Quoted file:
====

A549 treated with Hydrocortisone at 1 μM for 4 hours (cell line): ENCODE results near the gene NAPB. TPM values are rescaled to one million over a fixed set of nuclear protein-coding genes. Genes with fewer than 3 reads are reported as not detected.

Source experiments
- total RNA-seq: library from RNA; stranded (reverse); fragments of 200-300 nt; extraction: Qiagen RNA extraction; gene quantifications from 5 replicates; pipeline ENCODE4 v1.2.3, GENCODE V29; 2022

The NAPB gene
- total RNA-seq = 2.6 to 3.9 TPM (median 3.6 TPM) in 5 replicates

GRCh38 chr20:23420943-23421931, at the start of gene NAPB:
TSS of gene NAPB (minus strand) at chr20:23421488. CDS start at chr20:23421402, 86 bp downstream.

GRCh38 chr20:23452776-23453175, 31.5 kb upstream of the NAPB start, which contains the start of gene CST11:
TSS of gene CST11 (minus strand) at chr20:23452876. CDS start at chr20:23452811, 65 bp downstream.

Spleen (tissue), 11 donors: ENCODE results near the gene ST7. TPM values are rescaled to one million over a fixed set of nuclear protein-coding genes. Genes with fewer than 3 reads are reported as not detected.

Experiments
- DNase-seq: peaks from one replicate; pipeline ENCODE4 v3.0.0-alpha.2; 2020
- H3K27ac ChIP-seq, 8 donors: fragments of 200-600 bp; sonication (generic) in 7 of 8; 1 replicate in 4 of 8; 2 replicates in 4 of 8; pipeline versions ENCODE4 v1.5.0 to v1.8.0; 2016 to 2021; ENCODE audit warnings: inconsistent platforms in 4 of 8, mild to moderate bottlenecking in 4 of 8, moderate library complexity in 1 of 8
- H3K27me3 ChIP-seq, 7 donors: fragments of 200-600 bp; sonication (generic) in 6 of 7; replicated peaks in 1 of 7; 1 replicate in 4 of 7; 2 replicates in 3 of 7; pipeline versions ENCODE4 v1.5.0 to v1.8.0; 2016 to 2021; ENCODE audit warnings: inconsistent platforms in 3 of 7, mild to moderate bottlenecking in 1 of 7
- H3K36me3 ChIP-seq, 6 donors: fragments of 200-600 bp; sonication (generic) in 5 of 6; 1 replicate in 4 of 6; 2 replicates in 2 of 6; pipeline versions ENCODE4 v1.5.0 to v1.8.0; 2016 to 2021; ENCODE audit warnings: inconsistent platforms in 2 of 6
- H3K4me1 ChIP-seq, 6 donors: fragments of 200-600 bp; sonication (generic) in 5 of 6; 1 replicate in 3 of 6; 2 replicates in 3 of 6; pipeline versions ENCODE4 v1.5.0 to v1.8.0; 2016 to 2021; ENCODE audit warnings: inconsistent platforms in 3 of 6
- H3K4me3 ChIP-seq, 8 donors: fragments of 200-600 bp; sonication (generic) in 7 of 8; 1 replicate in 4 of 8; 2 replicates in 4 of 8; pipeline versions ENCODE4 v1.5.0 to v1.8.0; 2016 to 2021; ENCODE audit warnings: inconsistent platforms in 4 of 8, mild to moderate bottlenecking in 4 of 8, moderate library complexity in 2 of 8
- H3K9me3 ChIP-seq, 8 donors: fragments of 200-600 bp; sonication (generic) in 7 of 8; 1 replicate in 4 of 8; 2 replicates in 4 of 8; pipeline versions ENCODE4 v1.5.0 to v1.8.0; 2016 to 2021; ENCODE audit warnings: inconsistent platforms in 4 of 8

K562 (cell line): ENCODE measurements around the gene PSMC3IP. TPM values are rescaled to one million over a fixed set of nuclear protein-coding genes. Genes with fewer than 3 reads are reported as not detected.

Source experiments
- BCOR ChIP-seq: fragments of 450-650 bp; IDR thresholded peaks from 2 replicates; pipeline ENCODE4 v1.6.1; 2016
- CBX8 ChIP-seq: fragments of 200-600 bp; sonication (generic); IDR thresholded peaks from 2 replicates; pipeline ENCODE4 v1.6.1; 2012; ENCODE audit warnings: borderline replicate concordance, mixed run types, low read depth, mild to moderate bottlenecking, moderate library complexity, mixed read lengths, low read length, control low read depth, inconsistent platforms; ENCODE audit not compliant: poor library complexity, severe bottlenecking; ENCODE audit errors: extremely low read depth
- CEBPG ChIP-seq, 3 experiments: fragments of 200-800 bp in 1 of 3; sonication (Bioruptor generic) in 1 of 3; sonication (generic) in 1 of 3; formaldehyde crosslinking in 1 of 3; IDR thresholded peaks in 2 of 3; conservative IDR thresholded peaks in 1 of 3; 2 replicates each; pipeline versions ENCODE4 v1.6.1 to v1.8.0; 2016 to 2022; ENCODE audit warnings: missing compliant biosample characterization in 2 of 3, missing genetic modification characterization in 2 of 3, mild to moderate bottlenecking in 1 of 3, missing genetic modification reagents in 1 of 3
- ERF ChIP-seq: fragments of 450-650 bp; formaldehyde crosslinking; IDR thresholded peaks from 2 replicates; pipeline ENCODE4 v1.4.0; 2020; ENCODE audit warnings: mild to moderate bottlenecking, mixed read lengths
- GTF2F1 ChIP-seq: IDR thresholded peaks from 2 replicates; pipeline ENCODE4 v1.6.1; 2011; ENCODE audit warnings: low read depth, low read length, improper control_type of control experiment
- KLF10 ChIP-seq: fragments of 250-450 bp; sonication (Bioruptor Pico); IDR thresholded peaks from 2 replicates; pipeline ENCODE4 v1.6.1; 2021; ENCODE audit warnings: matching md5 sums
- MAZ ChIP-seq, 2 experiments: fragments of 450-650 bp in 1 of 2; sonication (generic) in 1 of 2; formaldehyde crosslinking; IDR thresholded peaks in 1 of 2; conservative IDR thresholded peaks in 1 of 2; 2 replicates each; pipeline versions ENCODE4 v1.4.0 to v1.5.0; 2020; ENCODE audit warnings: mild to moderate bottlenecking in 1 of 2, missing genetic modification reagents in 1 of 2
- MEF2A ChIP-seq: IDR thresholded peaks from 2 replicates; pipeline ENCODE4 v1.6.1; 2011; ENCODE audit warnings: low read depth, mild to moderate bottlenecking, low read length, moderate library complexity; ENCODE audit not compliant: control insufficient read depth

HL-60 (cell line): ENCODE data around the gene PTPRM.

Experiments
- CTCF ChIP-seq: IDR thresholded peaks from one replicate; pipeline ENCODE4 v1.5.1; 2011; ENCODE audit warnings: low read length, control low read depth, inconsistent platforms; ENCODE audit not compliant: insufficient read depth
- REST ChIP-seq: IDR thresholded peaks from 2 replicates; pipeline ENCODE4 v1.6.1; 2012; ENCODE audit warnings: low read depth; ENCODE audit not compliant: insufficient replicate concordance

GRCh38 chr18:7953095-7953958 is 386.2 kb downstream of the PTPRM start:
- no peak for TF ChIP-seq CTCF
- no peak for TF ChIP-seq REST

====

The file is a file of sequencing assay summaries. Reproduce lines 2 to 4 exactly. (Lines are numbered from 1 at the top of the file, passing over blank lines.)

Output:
Source experiments
- total RNA-seq: library from RNA; stranded (reverse); fragments of 200-300 nt; extraction: Qiagen RNA extraction; gene quantifications from 5 replicates; pipeline ENCODE4 v1.2.3, GENCODE V29; 2022

The NAPB gene